Since the inhomogeneous model (11) possesses a relaxation only in the momentum equation, the time update of the density variable, given by (16), is fully explicit. Therefore, in the time update of the generalized momentum, given by (17), the quantity is known. Specifically, the numerical scheme is implemented in three steps:

  1. Based on the data at time , the fluxes are computed.

  2. The new density states are computed via (16).

  3. The new generalized momenta are computed according to (17). On the cell , the new state is obtained as the solution of the scalar nonlinear equation , where

    (18)

    The root of (18) is found up to machine accuracy within a few Newton steps, using as the starting guess.

In the special case of the ARZ model (5), the update (17) is given by the explicit formula

(19)

It should further be remarked that the semi-implicit scheme (16) and (17) is equivalent to the fractional step approach that first approximates the homogeneous part of (11) via a forward Euler step, and then approximates the relaxation part via a backward Euler step. Hence, in the limit (while fixed), the scheme amounts to simply projecting onto the equilibrium curve in the relaxation step, i.e., equation (17) turns into . In turn, in the homogeneous case, i.e., , the relaxation terms are simply omitted.

The boundary data are provided by introducing a ghost cell adjacent to the outermost grid cell (on either side of the domain), in which the boundary state is assumed. The numerical fluxes in (16) and (17) then by construction pick up the information corresponding to waves that enter the computational domain.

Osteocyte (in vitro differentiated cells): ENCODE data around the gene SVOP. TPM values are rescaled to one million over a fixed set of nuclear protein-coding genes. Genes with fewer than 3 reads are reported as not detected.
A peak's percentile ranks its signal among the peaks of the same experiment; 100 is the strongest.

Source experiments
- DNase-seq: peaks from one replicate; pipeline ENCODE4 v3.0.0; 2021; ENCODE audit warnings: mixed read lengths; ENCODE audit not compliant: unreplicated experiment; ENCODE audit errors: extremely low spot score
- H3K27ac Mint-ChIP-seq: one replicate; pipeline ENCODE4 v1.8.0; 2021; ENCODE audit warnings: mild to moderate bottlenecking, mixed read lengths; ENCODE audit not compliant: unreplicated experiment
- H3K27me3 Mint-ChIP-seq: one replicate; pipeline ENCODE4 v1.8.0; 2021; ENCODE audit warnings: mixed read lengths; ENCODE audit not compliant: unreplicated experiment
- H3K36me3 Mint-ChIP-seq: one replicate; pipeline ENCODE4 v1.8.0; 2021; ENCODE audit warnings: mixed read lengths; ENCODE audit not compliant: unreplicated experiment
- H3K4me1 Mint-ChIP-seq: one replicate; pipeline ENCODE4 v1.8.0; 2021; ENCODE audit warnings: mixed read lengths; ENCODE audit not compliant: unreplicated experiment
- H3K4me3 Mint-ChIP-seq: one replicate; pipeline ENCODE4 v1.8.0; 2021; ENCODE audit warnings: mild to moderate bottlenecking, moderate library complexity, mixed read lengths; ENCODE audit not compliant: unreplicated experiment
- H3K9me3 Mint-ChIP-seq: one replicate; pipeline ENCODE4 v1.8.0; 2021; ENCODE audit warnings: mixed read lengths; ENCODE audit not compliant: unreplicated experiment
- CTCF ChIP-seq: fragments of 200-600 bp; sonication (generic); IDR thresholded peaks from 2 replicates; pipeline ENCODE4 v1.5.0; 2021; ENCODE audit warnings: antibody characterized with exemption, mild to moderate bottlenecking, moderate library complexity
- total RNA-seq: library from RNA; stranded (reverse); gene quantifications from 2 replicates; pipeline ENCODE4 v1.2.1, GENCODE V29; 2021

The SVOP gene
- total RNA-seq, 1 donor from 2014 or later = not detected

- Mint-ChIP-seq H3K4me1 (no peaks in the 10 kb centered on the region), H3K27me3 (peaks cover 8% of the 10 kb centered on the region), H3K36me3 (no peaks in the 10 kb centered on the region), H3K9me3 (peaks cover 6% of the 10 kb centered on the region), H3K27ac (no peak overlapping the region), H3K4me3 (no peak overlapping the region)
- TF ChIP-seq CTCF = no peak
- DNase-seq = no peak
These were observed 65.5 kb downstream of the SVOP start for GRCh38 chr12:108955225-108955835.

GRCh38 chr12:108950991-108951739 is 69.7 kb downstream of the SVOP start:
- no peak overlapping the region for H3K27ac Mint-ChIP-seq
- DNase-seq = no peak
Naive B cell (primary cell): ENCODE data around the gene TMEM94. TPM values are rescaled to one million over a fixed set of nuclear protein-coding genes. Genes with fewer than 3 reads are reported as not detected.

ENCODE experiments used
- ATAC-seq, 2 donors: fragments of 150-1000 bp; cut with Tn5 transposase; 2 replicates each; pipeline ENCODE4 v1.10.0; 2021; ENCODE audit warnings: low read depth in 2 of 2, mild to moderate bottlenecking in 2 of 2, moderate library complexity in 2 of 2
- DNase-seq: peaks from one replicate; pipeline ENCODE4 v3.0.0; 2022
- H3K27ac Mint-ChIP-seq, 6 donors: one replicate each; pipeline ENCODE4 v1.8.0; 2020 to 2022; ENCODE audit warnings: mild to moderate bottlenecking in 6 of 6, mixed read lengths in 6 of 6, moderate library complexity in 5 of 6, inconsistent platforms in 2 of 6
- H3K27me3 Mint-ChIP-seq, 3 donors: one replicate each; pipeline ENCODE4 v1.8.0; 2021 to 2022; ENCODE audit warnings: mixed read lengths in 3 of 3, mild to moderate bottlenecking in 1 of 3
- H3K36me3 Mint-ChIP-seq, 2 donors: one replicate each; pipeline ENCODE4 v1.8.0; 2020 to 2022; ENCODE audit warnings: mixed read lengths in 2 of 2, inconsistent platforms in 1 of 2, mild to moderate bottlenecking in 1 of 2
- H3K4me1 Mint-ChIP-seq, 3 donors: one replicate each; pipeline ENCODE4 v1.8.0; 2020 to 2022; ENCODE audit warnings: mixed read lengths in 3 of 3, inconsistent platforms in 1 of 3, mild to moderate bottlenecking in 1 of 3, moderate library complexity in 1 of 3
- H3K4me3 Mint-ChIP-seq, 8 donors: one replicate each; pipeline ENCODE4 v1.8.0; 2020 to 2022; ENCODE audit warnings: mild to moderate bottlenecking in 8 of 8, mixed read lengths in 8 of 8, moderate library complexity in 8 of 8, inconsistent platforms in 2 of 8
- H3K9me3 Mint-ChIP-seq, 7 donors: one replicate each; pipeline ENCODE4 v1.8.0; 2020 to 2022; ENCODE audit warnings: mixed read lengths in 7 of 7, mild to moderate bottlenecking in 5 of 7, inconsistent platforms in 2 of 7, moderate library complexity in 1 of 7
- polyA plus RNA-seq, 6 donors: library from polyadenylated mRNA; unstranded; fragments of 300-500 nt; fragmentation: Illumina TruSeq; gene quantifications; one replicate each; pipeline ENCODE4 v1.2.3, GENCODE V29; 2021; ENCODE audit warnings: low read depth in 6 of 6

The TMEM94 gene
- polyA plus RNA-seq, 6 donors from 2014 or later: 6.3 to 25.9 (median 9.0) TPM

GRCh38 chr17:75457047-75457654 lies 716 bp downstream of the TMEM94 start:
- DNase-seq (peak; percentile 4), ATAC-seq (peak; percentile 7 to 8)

5. Validation and Comparison of Models via Real Data

In the following, we validate the presented models by studying how well they reproduce the evolution of real traffic data, and in that process we compare the predictive accuracy of the models. A particular focus lies on the investigation of the extent to which the GARZ model, that addresses various shortcoming of traditional models, improves the actual model agreement with real traffic data. We conduct the validations using the NGSIM trajectory data set [71] and the RTMC sensor data set [56].

The test framework considered here is based on the methodology presented in [26] and further developed in [27]: on a segment of highway, a three-detector test problem [21] is formulated. At each end of the segment, the traffic state is (at all times) provided to the traffic model, which is advanced forward in time (using the numerical methods described in §4) inside the segment. The predictions that the traffic model produces in time are then compared to real data inside the segment, and the deviation between predicted and real traffic states is used to quantify the model error.

5.1. Treatment of Data